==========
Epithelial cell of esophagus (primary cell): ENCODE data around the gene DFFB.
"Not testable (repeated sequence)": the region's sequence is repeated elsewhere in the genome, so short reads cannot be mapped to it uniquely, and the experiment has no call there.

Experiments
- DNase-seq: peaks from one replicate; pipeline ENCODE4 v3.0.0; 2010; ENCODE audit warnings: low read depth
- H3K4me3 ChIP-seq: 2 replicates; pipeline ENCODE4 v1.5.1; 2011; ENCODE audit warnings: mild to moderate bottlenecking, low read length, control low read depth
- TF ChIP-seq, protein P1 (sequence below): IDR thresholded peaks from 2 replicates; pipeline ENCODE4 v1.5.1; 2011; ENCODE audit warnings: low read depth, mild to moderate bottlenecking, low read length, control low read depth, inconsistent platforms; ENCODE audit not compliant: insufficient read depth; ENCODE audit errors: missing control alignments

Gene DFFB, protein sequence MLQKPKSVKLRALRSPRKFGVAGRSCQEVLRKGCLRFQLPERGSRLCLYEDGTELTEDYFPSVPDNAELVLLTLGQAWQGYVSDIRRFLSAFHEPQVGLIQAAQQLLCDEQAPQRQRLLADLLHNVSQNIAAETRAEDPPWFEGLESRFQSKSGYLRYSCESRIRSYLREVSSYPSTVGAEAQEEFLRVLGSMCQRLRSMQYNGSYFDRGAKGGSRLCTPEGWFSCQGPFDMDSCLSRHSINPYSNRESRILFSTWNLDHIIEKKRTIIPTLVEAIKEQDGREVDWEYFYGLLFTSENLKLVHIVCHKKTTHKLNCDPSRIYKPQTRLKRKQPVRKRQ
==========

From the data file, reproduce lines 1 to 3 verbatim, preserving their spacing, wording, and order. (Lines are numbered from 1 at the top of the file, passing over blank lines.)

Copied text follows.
Epithelial cell of esophagus (primary cell): ENCODE data around the gene DFFB.
"Not testable (repeated sequence)": the region's sequence is repeated elsewhere in the genome, so short reads cannot be mapped to it uniquely, and the experiment has no call there.

Experiments